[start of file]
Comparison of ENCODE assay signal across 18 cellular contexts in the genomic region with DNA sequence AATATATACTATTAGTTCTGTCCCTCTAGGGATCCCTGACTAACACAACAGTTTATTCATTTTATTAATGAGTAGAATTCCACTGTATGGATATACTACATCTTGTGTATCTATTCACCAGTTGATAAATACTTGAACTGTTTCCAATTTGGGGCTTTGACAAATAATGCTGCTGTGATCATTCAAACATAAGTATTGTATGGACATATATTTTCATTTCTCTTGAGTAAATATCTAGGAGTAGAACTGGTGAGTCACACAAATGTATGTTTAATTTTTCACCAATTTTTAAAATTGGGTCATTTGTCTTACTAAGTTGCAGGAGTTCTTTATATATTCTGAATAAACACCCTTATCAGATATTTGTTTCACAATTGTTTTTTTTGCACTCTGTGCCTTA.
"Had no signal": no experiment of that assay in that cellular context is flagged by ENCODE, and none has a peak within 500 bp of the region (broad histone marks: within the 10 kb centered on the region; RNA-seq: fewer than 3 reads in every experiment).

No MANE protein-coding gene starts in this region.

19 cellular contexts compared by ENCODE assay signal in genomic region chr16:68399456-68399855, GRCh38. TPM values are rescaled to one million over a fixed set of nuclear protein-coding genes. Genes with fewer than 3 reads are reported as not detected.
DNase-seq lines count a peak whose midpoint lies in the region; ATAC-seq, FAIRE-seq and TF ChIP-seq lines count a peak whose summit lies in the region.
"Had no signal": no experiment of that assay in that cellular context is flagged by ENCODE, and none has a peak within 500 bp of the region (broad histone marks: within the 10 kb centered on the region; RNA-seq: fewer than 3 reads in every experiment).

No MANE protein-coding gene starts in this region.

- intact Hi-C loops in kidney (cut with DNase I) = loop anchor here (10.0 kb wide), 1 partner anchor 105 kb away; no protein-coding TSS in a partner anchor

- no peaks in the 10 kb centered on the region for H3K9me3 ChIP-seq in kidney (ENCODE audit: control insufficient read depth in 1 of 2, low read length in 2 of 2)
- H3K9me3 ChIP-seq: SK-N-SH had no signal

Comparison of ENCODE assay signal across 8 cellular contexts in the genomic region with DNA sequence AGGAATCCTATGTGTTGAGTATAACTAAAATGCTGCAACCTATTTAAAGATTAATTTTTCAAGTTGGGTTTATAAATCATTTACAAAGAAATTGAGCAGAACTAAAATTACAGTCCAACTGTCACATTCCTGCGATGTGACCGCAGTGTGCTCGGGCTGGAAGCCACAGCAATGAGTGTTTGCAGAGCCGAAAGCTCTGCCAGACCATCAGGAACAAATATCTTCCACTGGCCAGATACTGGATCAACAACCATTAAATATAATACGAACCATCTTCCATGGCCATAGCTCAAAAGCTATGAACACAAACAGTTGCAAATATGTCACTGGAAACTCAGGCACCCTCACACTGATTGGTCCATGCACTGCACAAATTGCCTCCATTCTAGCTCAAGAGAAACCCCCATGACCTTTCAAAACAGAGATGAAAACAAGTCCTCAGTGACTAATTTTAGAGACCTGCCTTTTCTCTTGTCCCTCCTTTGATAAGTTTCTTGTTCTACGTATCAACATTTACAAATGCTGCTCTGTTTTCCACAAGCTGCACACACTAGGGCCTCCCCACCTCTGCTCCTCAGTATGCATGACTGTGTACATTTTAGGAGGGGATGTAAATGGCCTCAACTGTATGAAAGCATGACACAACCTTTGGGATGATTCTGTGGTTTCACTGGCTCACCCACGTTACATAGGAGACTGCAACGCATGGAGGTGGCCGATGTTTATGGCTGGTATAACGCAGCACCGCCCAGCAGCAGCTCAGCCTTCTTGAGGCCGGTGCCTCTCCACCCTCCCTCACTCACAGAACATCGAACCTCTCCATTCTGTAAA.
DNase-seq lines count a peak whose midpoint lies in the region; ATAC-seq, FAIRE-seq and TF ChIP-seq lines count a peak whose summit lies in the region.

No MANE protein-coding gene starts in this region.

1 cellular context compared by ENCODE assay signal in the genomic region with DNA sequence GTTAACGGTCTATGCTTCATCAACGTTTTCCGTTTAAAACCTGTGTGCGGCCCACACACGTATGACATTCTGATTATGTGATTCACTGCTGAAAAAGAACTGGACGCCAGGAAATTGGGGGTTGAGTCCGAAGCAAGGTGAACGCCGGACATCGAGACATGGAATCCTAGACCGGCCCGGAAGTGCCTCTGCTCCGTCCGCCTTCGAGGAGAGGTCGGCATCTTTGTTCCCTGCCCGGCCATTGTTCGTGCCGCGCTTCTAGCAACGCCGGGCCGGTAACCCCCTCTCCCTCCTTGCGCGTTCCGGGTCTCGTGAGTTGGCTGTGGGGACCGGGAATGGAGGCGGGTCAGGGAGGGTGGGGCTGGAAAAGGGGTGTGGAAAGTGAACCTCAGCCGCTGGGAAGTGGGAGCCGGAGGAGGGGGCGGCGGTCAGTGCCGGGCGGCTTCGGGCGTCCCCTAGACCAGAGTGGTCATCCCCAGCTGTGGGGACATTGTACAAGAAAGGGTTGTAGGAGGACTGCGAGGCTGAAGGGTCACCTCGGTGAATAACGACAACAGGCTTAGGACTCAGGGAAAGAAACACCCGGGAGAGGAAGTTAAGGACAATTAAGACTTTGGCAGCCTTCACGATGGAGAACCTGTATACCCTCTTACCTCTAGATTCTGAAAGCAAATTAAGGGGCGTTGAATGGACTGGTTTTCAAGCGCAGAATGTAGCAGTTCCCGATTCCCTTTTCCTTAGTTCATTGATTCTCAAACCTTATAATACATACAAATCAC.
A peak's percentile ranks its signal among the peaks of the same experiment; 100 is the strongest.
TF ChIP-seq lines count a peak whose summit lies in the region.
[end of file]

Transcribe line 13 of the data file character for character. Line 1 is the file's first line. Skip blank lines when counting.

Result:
No MANE protein-coding gene starts in this region.